Ditch the sandwiches – some tasty lunchbox options.

The school holidays reminded me of quite how hungry my children are. I don’t remember my own mother being perpetually accessorised with breadsticks and Babybel but my little sweethearts seem to need nourishing on an hourly basis. These constant catering demands were wearing, but at least the holidays do give a temporary reprieve from the tyranny of packed lunch production.

Not being a morning person, I am incapable of providing more than the most basic sustenance unless I have created it in advance. Of course, sandwiches can go soggy when they’re made the night before, so as often as possible I make something in readiness, ideally something that can be trotted out for a few people or for a few days.

All of the suggestions below have been approved by my rigorous testers and will pass muster for all my family. Of course, the unreasonable parameters you’re working within will be different from my own set of entirely unreasonable parameters, so all the ideas can be tweaked to make the flavours and textures more palatable to your clientele.



These go down a treat. I tend to use tuna, because I always have a tin in the cupboard. I cut a sheet of puff pastry into 6 squares and then fill with something along the lines of:

  • Tin of tuna (cooked chicken or tinned salmon also work well)
  • Handful of grated cheddar/ball of mozzarella, chopped small
  • Half a tin of sweetcorn
  • 1/2 red pepper (chopped)
  • 1 egg, beaten
  • (Chopped jalapenos – to taste, or leave out)
  • You’ll also need a sheet of puff pastry – obvs
  1. Cut a sheet of puff pastry into 6 squares.
  2. Mix all the filling ingredients together and then put a generous amount  in the centre of each square.
  3. Brush around the edges of the pastry with beaten egg and fold one side over on top of the other so that you’re left with a triangle.
  4. Press a fork all round the edge to seal the join. Gauge after the first one how much filling you can put in, whilst still being able to seal the sides.
  5. Brush the finished parcels with beaten egg and pop into the oven at 200°C for approx 25-30 mins until the pastry is golden and risen.
  6. If you’re not eating them straight away they’ll keep in the fridge for 3 days.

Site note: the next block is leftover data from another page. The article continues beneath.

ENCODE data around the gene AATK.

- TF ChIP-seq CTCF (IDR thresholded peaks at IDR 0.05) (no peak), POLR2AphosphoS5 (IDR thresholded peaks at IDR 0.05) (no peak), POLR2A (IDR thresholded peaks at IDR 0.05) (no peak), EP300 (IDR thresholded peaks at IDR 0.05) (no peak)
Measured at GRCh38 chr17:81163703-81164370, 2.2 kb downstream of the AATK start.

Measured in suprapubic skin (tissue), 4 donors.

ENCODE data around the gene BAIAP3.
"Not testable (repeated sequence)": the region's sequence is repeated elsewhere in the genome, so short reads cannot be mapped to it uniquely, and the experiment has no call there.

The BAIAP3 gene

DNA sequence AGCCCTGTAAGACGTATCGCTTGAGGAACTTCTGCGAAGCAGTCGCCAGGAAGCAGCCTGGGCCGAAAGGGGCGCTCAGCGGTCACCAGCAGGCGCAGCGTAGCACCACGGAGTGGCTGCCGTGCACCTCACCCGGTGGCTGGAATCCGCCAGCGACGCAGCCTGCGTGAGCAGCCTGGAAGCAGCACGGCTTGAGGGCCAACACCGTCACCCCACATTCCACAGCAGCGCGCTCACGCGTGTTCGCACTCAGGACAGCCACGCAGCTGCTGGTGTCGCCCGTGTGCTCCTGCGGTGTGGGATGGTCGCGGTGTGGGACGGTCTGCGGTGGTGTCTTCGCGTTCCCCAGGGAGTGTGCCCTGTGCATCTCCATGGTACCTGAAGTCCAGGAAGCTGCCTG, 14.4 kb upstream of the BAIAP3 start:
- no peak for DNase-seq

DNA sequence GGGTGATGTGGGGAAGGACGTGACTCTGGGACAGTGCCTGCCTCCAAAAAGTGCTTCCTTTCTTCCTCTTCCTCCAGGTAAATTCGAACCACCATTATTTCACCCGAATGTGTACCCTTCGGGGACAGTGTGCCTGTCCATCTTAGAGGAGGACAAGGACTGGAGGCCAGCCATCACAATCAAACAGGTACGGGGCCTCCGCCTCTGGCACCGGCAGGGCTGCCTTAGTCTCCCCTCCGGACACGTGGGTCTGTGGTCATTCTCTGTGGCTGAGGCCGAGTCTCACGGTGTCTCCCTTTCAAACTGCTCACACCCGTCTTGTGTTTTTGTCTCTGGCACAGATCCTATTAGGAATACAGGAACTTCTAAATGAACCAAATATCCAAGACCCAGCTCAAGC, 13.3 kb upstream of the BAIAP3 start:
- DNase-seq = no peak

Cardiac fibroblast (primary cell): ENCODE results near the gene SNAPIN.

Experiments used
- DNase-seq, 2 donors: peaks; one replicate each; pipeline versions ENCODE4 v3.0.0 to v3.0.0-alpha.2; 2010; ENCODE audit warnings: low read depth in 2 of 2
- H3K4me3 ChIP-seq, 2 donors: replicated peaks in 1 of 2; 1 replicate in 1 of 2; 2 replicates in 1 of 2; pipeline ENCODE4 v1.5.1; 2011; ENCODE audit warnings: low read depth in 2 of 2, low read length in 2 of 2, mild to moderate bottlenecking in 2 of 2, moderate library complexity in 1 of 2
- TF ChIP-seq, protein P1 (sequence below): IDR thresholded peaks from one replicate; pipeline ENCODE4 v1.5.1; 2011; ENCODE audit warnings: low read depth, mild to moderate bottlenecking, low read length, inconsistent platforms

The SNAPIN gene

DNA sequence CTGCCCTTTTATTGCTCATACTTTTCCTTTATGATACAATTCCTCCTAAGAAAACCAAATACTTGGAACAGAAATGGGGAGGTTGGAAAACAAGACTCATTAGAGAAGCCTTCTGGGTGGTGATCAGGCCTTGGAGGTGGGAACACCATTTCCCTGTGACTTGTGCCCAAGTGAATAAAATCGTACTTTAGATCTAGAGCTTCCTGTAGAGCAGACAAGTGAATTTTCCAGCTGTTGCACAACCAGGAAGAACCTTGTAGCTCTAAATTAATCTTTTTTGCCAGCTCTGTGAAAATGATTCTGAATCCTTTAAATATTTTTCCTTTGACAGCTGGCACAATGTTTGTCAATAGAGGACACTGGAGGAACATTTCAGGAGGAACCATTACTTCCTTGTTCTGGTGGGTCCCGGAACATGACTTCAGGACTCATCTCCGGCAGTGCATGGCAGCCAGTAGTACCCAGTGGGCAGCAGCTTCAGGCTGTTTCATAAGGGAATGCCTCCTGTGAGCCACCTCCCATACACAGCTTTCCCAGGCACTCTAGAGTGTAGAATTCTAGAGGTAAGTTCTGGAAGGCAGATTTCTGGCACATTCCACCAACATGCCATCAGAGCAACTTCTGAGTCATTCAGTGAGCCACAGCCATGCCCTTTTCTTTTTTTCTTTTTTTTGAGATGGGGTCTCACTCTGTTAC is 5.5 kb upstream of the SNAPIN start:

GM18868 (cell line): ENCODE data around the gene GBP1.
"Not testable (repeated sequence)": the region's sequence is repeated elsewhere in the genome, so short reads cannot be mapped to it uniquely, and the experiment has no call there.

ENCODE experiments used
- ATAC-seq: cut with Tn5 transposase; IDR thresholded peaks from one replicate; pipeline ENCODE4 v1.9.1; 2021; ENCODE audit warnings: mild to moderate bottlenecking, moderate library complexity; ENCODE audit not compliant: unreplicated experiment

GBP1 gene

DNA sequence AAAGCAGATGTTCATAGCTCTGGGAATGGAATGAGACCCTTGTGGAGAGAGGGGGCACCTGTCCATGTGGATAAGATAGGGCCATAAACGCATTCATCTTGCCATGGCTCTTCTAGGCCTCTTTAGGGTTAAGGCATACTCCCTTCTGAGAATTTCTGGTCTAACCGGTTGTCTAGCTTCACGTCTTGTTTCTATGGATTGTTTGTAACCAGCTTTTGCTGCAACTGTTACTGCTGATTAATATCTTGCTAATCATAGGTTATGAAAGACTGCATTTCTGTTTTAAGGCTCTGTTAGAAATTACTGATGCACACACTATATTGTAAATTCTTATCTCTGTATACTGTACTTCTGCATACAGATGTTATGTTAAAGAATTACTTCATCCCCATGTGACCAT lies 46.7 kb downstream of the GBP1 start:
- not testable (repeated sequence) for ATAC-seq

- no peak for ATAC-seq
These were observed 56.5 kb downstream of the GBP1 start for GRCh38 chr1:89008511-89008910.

This is my daughter’s very fave. I cook egg noodles and add in tinned sweetcorn, chopped up red pepper, some mangetout and  cooked chicken – you could also use ham or salmon. I splash a bit of sweet chilli sauce, soy sauce and sesame oil on and mix it up, and she’s as happy as can be. If only her contentment could always be gained so easily.

Dips and crudités


Houmous really wasn’t a thing in lunch boxes at my school – obviously, with that being the 80s – and I am still faintly surprised that it is so popular with small people, but indeed it is and this Jamie Oliver recipe is a goodie. Obviously you could just buy it (I do) – if so, the Tesco Organic version was judged the best by The Guardian, who presumably know about such things. My kids love salsa – you can buy good fresh ones in any supermarket, or it’s pretty easy to make. For dipping, I put in chopped up cucumber, pepper and carrot, babycorn and some carbs – either pitta bread or bread sticks and the pots always come back empty.

Sausage rolls

I make these more often for picnics but one sometimes finds its way into a lunchbox. To make them:

  • 6 good quality sausages
  • Puff pastry
  • 1 egg
  1. Slit the skins of the sausages before carefully peeling off.
  2. Unroll the puff pastry and cut it into 6 squares (half it down the length and then cut each long strip into 3 fat squares.
  3. Take some beaten egg and brush along the one edge of each square – this will form the join when you roll it.
  4. If you’re feeling fancy you can spread a bit of something like mustard, caramelised onion, chutney or other condiment of your choosing onto the pastry before wrapping each piece around a sausage.
  5. Place on a baking tray with the join on the bottom, brush beaten egg over the top and sprinkle with finely grated cheese if it takes your fancy
  6. Bake in the oven at 200°C for approx 25 mins until the pastry is golden and risen and the sausage is cooked through and piping hot.
  7. If you’re not eating them straight away they’ll keep in the fridge for 3 days.



I absolutely love falafel and often take this to work for my lunch. If you’re not familiar with them, they’re pretty much Middle Eastern-spiced chickpea nuggets. They’re much better than they sound. I think the Aldi version is really tasty; I have attempted my own, but they have always been awful, so I am considering accepting defeat on this, though this is the recipe I will try next, should I persevere. I warm them up in the staffroom and then put them in a tortilla wrap or a pitta with loads of rocket or other lettuce-like material. A slathering of mayo, or some Greek yoghurt with a spot of mint sauce in make rather pleasant additions. It’s lovely warm, but you could always cool them before assembling the wrap to put in a lunchbox.


Obvs this is more faffy if you’ve got to keep it hot, and the average primary  pupil doesn’t tend to have easy access to a microwave during the school day, so this might be better for the grown ups. It is possible to take hot soup – or pasta, noodles, anything… – in a food flask, which works very well, but does mean engaging with hot water and microwaves at breakfast time, and it’s often a bridge too far in this house. If you have facilities for warming, then these microwave soup mugs are great; I have a stack of them. I have shared recipes for pea and sweetcorn and spicy red pepper soups in previous posts, and Covent Garden’s Great British Soups book has loads more to choose from.

I hope some of these ideas are of use – let me know of any packed lunch winners you make!

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